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Abstract:
Contrasting consumerism with the needs of others.
Notes:

True wealth isn't something you will find in your wallet

by Ted Slavin

published in St. Catharines Standard
St Catharines, ON: 2010-11-13
I am certainly no expert on addictions, but I know enough to recognize the monkey on my back. My vice came to me at a tender age and it will likely stay with me for many years to come, but the first time I really noticed it was the year Lindsay and I moved to Quebec.

I'd just landed a job in nearby Ottawa, but paying off our debts meant that we were on a strict budget.

One December morning, I arrived outside the office with my co-workers to find that the previous night's freezing rain had covered and seeped into the door locks, meaning we had some time to kill while they thawed. Instinctively, we walked to the Rideau Centre mall and that's where the wave overtook me.

The notion began soft and gentle as I passed through Sears, doing a little shuffle to Seals and Crofts' Summer Breeze, but making my way onto the mezzanine turned the soothing waters into the storm.

Signs everywhere trumpeted sales -- beautiful things, electronics, gadgets, clothes, books, all ready for the taking and welcoming me to put it on credit until sometime next summer when, surely, the joy of having the stuff had long outlived any pains in paying for it.

Our strict budget had meant that we had only been buying necessity items for the past several months. A vision of extravagance stood before me. I felt the urge to buy, accompanied by childhood mall memories when my parents were there to buy something special or, even better, buy something special for me.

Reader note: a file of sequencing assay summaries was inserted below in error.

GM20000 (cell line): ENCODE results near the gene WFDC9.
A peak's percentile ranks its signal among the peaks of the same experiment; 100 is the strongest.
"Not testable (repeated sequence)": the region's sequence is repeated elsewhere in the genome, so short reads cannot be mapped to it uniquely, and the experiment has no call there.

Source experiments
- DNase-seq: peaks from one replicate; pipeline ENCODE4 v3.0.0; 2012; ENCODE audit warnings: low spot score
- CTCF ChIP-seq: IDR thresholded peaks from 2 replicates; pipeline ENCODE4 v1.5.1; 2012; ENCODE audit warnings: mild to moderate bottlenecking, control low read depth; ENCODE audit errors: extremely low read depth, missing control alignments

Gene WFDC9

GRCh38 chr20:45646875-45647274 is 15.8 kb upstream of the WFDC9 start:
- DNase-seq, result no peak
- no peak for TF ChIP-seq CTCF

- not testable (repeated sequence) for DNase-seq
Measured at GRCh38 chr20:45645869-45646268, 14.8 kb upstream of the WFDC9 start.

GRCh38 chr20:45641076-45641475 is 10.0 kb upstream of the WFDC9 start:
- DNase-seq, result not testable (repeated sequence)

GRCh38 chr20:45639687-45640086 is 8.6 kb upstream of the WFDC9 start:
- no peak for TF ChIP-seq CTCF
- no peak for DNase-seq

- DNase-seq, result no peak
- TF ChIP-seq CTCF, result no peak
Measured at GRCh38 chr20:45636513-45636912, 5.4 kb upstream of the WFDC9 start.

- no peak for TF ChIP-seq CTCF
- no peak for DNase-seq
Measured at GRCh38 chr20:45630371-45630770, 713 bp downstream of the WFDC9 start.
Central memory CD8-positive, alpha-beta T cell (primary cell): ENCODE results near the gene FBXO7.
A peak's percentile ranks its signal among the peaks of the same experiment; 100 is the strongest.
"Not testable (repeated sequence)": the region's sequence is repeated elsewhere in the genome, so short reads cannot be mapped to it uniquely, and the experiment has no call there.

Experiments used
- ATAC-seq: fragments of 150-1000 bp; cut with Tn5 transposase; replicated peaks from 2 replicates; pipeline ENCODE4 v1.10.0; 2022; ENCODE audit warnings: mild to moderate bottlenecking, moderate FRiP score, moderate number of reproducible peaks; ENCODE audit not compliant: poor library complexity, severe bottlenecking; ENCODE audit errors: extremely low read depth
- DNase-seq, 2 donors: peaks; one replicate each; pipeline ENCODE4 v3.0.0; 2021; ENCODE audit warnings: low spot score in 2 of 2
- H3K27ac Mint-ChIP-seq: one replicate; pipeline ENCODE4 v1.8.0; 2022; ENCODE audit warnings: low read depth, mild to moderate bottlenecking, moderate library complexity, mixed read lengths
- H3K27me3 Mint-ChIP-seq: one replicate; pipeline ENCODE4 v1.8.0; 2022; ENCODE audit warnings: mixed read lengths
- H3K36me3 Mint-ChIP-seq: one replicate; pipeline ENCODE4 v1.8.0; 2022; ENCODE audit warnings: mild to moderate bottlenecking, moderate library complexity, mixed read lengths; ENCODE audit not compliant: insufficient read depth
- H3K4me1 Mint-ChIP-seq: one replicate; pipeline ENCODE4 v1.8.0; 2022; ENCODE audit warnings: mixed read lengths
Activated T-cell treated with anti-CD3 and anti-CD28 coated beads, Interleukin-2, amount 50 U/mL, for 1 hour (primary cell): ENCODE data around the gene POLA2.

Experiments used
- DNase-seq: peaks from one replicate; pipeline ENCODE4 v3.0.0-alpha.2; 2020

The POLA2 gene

Thoughts of how I could rationalize any purchase came easily in the form of, "Go ahead, you've worked hard; you deserve it."

Fortunately for my credit rating, the temptation subsided -- but not before succumbing to the call of a chai latte.

It was after that morning that I began to pay more attention to my feelings, realizing with time that the impulse to buy is considered a natural way of life for our society.

For example, my attraction toward the latest electronic gadgets is an irresistible urge for others. Acting on the compulsion of having the latest technology on the market can become a costly hobby, but many of us have relied on credit cards and loans to buy whatever we want, whenever we want.

So, with all this stuff-buying going on, who is to say when we've bought enough? And how is it that we've come to identify progress and prosperity with endlessly rising levels of purchases? Though we may feel entitled to fulfilling our wants as we can (or can't) afford them, we can remember that humanity is one family. In our family, many suffer a severe lack of basic needs while the wants of others are being met in over abundance.

Check out the following contrasts: basic education for all would cost $10 billion, yet $82 billion is spent annually on cigarettes in the United States alone.

The eradication of world hunger requires $30 billion though the world military budget in 2008 reached $1.55 trillion.

Consumerism, as fundamental as it is to the current economic system, is simply not sustainable. I'm not a fan of those who choose to buy next to nothing and I'm certainly not going to stop gazing at gadgets, and even buying one once in a awhile.

Still, what I would like to offer is a suggestion to rethink what it really means to be prosperous. Where does the wealth of an individual or family lie? What makes one wealthy?

True wealth, when put in this light, may prove more enlightening to think about and will certainly be a nobler idea when compared with the version of wealth with a wallet attached to it.
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